ReplyDelete
  14. Thank you. It worked perfectly. My local store did not have the correct sized diaphragm, so I made my own using a plastic milk bottle and the damaged diaphragm as a template.

    ReplyDelete
  15. Thank you so much for this. Luckily my siphon was the open kind. Managed to do it all first using a milk bottle to create the diaphragm then was completely disheartened when it didn't work! Tried again using a more flexible plastic (a staples heavy duty document wallet) and it worked! If a complete DIY idiot like me can do it anyone can. Excellent instructions thanks again

    ReplyDelete
  16. Followed your guide and fixed my toilet. Feeling very pleased with myself now!! Many thanks for these wonderful instructions, allison

    ReplyDelete
  17. I could not find ANYTHING on the web regarding splitting a 3 part syphon, which means you dont have to mess about turning the water off etc, the 2 parts of it come apart from one another, with either a clip or nut, undo the handle connector from it, remove, and replace diaphram or washer/spring as required. Spring was snapped on the one I looked at, stretched spring out as a temp fix, job is a good un! Thanks for the advice anyways! But simpler and easier than stripping everything...

    ReplyDelete
  18. Thanks for these brilliant instructions. We had the added complication of a rusted on wing nut on one of the bolts holding the cistern to the bowl which meant the plumber I called wanted to disconnect the whole toilet bowl. I read your great instructions and in addition to a new diaphragm we bought a replacement kit with bolts, wing nuts and sponge washer and having looked at your instructions I was confident to saw through the connecting bolt, which took a while, but now all is good as new. I would have replaced the siphon with a multi-part one for ease of future maintenance but the shop we went to only had sealed units. Thanks again for the instruction s and making this a doable job for me.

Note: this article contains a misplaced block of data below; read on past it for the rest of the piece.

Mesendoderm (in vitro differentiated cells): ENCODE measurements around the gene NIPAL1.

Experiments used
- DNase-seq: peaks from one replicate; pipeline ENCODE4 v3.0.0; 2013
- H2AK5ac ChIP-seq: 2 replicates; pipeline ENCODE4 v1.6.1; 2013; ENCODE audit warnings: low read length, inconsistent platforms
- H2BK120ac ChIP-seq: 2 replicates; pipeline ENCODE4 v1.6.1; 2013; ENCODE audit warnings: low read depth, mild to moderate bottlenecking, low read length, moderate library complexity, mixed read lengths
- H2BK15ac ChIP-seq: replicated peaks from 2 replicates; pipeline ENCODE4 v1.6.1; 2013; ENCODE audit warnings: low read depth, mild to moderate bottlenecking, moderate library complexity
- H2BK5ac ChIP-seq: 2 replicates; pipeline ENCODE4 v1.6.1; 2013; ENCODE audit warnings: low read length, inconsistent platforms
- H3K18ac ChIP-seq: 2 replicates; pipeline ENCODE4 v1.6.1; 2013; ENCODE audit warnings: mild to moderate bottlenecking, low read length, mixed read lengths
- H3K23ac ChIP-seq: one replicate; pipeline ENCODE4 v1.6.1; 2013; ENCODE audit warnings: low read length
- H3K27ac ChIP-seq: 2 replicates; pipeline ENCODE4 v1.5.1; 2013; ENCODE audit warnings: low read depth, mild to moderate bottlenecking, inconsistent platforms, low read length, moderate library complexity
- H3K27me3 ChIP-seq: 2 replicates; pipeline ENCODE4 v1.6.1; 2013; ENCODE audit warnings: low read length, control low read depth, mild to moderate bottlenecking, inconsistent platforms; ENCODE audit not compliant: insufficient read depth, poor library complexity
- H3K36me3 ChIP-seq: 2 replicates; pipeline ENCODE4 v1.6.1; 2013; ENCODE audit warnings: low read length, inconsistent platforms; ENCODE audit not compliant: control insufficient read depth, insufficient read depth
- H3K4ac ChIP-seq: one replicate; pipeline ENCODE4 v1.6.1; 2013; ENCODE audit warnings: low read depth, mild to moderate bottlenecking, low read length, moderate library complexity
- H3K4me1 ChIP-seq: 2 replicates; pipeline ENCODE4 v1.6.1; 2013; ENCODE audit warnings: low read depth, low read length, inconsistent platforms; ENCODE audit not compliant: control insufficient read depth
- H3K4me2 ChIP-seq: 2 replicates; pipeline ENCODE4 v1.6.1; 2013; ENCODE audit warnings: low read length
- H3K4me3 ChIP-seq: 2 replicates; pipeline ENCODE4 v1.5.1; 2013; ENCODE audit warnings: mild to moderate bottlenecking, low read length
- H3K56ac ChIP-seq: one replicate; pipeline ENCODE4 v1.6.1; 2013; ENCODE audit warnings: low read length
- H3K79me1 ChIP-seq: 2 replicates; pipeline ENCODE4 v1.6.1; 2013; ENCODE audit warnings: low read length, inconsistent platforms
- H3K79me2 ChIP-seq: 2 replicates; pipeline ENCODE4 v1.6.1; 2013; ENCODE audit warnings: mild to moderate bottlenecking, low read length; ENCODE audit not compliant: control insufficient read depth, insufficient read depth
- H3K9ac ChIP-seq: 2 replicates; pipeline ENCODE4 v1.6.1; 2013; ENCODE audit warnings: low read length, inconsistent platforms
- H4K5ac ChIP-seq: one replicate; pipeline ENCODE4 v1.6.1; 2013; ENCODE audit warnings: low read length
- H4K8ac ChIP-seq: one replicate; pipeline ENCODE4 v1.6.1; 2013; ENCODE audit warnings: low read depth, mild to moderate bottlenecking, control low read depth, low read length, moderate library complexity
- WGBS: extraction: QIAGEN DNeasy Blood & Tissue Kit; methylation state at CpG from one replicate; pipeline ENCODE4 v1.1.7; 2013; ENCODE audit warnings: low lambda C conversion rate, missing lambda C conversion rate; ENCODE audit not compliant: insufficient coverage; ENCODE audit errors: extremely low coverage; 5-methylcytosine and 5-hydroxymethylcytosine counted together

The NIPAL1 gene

ReplyDelete
  19. Brilliant! Had no idea about toilets before but your guide allowed me to fix ours in half an hour (including the drive to the plumbing supply place).

    Now to open a beer and wait for the wife to get home and lavish me with praise.

    ReplyDelete
  20. Victoria- Powys, Wales.November 27, 2015 at 4:50 PM

    Thanks for the clear instructions. I had a bit of trouble undoing the locking nut as it was all a bit rusty down there . I had to buy a couple of wrenches, the diaphragm ,a new ( non-rusty) coupling kit and some washers, so it cost me £25, but I'm still very pleased I did it .

    ReplyDelete
  21. Thank-you for your excellent instructions. I have replaced my damaged diaphragm with one made from a milk carton and it works perfectly.

    ReplyDelete
  22. Brilliant Thanks for your time

    ReplyDelete
  23. Great instructions! I just took out the syphon and the diaphragm looks good so now I'm wondering when I still have a weak flush? Should I replace the whole syphon? Thanks!

    ReplyDelete
  24. Hi there, toilet repaired for 60p!! thanks to this site and to the persons comments about taking the syphon out without dismantling the toilet. Thank you Thank you

    ReplyDelete